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Self-Assessment Tax Overcharge


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I've been self-employed since 1 October 2011 until now as a sole trader. I run a small business from home and I’m on small earnings… not enough to be paying tax yet. When I completed my online self-assessment for 2011-2012, an outstanding amount of unpaid tax was flagged up from the year 2009-2010 (when I wasn’t self-employed, but on incapacity benefit and not working in any capacity), so I’m at a loss. I’ve had a think and there are 2 possible situations that could have caused this amount to occur, but I don’t know which for sure or if at all.

 

SITUATION 1

With the online self-assessment submitted I sent a ‘Compromise Agreement’ from a previous employer that paid me a lump sum and terminated my employment due to incapacity in 2009. The lump sum was under £30K. The CA states the following, so I didn't think I was liable to pay tax on it:

 

“The Company understands that HM Revenue & Customs allows ex gratia payments in compensation for loss of office to be made tax free up to a limit of £30,000. Accordingly the Company believes that the first £30,000 of the Termination Payment is not subject to deductions for tax and National Insurance contributions although it gives no warranty in this regard”.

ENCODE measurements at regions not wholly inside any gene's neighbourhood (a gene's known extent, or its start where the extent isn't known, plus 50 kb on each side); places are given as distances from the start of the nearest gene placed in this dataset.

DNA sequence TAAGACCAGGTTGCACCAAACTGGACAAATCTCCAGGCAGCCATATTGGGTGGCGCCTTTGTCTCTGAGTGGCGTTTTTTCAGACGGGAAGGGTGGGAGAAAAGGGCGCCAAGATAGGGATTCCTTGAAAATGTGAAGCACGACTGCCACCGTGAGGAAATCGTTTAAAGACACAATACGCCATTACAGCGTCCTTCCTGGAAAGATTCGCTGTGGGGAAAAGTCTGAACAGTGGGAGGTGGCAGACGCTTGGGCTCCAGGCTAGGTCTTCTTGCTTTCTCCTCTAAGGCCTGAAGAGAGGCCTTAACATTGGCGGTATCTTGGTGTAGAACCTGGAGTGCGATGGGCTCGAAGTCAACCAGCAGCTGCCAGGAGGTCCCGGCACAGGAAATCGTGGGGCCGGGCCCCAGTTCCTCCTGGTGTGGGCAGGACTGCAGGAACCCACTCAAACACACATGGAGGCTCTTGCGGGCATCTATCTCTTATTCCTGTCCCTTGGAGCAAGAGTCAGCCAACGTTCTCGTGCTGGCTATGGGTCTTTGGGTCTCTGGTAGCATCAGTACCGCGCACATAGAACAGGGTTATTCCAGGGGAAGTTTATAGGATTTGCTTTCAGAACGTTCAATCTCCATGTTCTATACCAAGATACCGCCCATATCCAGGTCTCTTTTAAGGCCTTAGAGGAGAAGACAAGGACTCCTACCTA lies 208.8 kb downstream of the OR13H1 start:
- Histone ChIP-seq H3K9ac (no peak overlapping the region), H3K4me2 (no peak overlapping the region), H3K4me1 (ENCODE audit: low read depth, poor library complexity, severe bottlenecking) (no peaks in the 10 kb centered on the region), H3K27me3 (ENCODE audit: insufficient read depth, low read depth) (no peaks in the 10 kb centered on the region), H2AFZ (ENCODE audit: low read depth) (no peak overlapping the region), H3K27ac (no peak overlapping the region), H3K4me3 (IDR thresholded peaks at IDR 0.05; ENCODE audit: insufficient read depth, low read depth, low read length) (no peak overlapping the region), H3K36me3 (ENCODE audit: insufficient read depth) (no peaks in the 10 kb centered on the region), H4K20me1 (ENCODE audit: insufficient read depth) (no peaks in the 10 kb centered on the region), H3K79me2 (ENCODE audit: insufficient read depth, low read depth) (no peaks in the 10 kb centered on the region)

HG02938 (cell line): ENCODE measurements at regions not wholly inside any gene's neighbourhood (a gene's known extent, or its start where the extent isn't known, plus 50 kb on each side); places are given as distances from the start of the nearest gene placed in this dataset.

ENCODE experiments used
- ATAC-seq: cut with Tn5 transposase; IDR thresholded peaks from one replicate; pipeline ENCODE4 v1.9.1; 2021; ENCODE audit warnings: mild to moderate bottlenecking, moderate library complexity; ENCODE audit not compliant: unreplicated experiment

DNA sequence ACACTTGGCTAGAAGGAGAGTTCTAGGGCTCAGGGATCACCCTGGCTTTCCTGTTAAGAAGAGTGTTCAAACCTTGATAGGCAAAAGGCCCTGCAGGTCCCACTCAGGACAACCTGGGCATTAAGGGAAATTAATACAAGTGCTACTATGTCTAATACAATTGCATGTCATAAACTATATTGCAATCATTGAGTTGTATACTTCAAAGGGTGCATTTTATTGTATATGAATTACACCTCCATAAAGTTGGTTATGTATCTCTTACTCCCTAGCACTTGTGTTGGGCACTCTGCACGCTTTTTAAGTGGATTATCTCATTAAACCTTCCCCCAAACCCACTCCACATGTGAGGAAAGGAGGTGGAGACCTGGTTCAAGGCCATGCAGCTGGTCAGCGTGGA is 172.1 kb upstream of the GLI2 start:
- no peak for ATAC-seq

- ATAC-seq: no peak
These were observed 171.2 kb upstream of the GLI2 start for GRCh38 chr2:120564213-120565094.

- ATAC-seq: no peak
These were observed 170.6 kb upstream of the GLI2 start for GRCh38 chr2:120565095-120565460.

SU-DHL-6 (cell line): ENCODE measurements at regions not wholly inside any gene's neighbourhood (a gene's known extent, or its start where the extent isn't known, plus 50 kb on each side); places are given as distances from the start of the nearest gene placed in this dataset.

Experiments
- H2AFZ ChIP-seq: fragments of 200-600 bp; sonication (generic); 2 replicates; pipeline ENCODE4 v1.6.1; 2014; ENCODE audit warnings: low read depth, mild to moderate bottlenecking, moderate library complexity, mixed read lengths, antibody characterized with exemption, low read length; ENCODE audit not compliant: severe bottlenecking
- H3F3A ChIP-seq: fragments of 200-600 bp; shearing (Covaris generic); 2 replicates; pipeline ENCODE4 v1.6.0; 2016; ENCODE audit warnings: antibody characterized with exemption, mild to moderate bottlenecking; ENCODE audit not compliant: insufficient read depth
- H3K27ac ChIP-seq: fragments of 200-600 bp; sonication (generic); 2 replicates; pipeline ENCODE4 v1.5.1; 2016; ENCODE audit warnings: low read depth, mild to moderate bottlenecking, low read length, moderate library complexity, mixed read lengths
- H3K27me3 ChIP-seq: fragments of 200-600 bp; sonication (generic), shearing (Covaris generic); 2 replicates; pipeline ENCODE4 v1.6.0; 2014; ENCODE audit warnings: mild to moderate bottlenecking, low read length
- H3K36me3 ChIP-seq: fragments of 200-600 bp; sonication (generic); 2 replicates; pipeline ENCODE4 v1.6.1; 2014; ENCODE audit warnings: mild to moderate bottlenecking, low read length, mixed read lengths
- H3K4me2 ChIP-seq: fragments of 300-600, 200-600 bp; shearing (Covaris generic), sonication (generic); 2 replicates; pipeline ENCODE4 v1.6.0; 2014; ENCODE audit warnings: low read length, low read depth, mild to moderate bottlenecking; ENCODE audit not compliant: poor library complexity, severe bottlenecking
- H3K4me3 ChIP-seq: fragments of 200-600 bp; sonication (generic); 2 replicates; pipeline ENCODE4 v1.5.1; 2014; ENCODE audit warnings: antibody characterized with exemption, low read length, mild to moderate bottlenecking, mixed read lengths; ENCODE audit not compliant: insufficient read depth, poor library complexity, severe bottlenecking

I pointed out this section on the self-assessment and asked if I could be advised on whether this is where the excess came from as there shouldn’t be anything outstanding to pay. I haven’t heard back on this, but instead I received an invoice for the outstanding amount I supposedly owe. On this, I sent a letter and a copy of the CA with the same query, asking for advice again. In reply I received a self-assessment statement (with interest accruing) on the outstanding amount. I’ve called HMRC and the automated telephone system tells me that all appeals should be submitted in writing. So, I’m being suitable ignored and at a total loss of what to do next.

 

SITUATUION 2

In 2009 I started receiving home help, and to pay for this I was granted direct payments from my local council. The home help was paid by using a payroll company who deals with the tax and NI on my behalf. I still use this payroll company and as the outstanding HMRC amount is from 2009-2010 only, I don’t doubt that they haven’t been doing their job. As I’m also an ‘employer’, is this to be considered a factor?

 

Every time I hear from HMRC on this matter I become paralysed with fear and can’t function properly.

 

Is there a better approach of appeal I should be using?

 

Is there a procedure to follow with HMRC in gaining information on where this amount has come from or are their sums ‘gospel’?

 

Is anyone familiar with ‘Compromise Agreements’ and able to point out anything that I’m overlooking? Most of it doesn’t make any sense to me.. A copy should be attached with all personal entries omitted (I hope!).

 

Any insight appreciated.

 

Thanks, DK

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  • 2 weeks later...